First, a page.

Skip to the Main Content

Note:These pages make extensive use of the latest XHTML and CSS Standards. They ought to look great in any standards-compliant modern browser. Unfortunately, they will probably look horrible in older browsers, like Netscape 4.x and IE 4.x. Moreover, many posts use MathML, which is, currently only supported in Mozilla. My best suggestion (and you will thank me when surfing an ever-increasing number of sites on the web which have been crafted to use the new standards) is to upgrade to the latest version of your browser. If that's not possible, consider moving to the Standards-compliant and open-source Mozilla browser.

April 30, 2021

The Just Mathematics Collective

Posted by Tom Leinster

I recently learned of the Just Mathematics Collective, an “international collective of mathematicians” whose “goal is to shift the global mathematics community towards justice”.

It’s an ambitious initiative. We’ve had lots of discussions on this blog about specific places where the practice of mathematics meets real-world problems: surveillance of activist organizations, ties with violent armed groups, quandaries over funding, and so on. But JMC is looking at the big picture, encompassing all these issues and more. And the approach is nuanced: for example, rather than being crudely against the financial sector, it calls for a “reevaluation” of the relationship that we mathematicians have with it, also recognizing its potential for good.

Right now there’s a statement you can sign on the mathematical community’s ties with the NSA — the US National Security Agency, one of the world’s largest employers of mathematicians. You’ll probably find some familiar names on the list of signatories, including John Baez’s and mine.

Posted at 9:53 PM UTC | Permalink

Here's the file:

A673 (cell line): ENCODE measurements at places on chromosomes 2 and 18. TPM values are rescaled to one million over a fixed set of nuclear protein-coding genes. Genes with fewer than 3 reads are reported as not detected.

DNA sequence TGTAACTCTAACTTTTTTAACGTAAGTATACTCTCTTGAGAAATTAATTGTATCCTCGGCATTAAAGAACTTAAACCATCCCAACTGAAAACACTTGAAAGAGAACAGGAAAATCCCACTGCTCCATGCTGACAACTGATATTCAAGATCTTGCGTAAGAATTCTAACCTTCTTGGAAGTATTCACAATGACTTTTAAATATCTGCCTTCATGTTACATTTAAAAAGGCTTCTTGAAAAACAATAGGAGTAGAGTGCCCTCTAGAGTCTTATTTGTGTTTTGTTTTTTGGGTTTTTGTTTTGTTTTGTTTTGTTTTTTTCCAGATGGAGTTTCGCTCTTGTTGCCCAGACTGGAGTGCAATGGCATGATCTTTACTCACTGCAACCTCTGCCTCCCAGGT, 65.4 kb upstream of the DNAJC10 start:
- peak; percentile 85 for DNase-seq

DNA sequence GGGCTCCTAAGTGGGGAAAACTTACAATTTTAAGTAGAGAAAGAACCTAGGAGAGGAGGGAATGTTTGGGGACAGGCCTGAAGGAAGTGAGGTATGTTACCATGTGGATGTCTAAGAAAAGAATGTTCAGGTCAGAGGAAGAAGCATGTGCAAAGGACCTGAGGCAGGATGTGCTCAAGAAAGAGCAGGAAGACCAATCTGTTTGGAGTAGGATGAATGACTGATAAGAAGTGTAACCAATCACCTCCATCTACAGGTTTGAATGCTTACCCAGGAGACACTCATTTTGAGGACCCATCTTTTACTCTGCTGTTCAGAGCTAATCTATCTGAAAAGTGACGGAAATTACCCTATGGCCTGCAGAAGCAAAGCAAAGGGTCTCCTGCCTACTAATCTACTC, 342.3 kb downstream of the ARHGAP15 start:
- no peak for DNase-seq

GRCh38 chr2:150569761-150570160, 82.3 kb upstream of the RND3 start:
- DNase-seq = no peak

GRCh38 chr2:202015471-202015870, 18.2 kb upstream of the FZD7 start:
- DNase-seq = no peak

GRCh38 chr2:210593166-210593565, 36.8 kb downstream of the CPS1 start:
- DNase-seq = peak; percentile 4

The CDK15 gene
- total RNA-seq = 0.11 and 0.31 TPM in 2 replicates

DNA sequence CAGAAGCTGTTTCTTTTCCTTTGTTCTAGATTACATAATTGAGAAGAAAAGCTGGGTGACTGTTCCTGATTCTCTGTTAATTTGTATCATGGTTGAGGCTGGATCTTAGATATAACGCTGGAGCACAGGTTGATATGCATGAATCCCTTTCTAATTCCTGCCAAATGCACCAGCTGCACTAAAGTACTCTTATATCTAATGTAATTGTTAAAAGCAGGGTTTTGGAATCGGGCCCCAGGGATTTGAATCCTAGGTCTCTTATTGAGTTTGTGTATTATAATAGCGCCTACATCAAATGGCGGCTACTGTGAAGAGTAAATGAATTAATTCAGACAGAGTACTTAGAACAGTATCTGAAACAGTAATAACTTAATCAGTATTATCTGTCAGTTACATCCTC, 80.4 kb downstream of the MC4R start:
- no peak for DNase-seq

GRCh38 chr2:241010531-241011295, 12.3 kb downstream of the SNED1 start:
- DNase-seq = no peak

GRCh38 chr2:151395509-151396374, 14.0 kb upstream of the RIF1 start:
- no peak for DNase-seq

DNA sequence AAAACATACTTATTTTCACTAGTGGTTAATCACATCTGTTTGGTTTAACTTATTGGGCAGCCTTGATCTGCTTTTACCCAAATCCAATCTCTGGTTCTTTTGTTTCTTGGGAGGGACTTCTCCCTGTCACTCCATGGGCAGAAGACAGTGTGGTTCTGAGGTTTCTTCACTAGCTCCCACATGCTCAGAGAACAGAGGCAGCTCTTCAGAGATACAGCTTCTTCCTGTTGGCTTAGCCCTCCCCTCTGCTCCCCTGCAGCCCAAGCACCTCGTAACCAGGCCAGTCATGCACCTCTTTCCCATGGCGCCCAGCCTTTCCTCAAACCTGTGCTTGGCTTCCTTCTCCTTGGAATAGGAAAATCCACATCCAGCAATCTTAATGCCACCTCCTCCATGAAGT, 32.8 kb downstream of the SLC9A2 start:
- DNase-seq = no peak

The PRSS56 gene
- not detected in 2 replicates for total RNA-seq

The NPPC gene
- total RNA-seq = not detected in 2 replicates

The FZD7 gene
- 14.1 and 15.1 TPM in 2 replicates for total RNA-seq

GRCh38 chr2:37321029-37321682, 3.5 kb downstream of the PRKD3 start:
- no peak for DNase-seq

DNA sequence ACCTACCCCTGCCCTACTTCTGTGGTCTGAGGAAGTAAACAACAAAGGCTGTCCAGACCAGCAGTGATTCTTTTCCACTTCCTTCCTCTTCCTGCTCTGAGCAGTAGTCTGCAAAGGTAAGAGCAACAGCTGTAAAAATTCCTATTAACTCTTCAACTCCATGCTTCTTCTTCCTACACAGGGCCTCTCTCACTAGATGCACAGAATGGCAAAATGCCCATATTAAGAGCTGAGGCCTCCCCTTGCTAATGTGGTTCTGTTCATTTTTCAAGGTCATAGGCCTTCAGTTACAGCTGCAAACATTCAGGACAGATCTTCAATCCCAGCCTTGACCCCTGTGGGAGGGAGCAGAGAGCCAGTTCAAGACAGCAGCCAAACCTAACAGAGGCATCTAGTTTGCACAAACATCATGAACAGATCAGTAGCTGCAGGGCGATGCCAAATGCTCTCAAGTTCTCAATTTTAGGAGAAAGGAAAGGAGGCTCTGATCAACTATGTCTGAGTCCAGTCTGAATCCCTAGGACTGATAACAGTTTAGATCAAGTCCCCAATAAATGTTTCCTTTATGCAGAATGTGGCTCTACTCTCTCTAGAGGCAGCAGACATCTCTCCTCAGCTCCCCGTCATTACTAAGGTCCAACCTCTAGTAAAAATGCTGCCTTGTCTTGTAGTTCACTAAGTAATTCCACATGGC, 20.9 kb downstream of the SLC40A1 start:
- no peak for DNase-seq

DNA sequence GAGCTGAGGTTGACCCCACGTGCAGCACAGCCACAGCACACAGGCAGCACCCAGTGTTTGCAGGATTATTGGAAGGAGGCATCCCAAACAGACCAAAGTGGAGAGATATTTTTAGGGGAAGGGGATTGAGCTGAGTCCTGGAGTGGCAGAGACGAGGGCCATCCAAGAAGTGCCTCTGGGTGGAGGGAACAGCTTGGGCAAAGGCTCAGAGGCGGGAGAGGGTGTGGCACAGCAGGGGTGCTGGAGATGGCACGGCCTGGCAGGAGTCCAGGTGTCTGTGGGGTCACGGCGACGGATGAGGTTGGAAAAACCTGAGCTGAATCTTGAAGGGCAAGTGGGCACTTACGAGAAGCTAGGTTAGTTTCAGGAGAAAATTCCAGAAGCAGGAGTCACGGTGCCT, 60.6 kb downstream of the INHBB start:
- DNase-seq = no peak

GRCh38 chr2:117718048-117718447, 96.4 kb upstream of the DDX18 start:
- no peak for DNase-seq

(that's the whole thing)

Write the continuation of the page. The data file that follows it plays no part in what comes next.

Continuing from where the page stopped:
April 20, 2021

Compositional Robotics

Posted by John Baez

A bunch of us are organizing a workshop on applications of category theory to robotics, as part of the IEEE International Conference on Robotics and Automation:

2021 Workshop on Compositional Robotics: Mathematics and Tools, online, 31 May 2021. Organized by Andrea Censi, Gioele Zardini, Jonathan Lorand, David Spivak, Brendan Fong, Nina Otter, Paolo Perrone, John Baez, Dylan Shell, Jason Kane, Alexandra Nilles, Andew Spielberg, and Emilio Frazzoli.

Submit your papers here by 21 May 2021!

Here’s the idea of the workshop….

Posted at 5:00 PM UTC | Permalink | Post a Comment

April 16, 2021

Applied Category Theory 2021 — Call for Papers

Posted by John Baez

The deadline for submitting papers is coming up soon: May 12th.

Plans to run ACT 2021 as one of the first physical conferences post-lockdown are progressing well. Consider going to Cambridge! Financial support is available for students and junior researchers.

Posted at 2:45 PM UTC | Permalink | Followups (1)

April 13, 2021

Algebraic Closure

Posted by Tom Leinster

This semester I’ve been teaching an undergraduate course on Galois theory. It was all online, which meant a lot of work, but it was also a lot of fun: the students were great, and I got to know them individually better than I usually would.

For a category theorist, Galois theory is a constant provocation: very little is canonical or functorial, or at least, not in the obvious sense (for reasons closely related to the nontriviality of the Galois group). One important not-obviously-functorial construction is algebraic closure. We didn’t get to it in the course, but I spent a while absorbed in an expository note on it by Keith Conrad.

Proving that every field has an algebraic closure is not entirely trivial, but the proof in Conrad’s note seems easier and more obvious than the argument you’ll find in many algebra books. As he says, it’s a variant on a proof by Zorn, which he attributes to “B. Conrad” (presumably his brother Brian). It should be more widely known, and now I find myself asking: why would you prove it any other way?

What follows is a somewhat categorical take on the Conrad–Zorn proof.

Posted at 12:13 PM UTC | Permalink | Followups (20)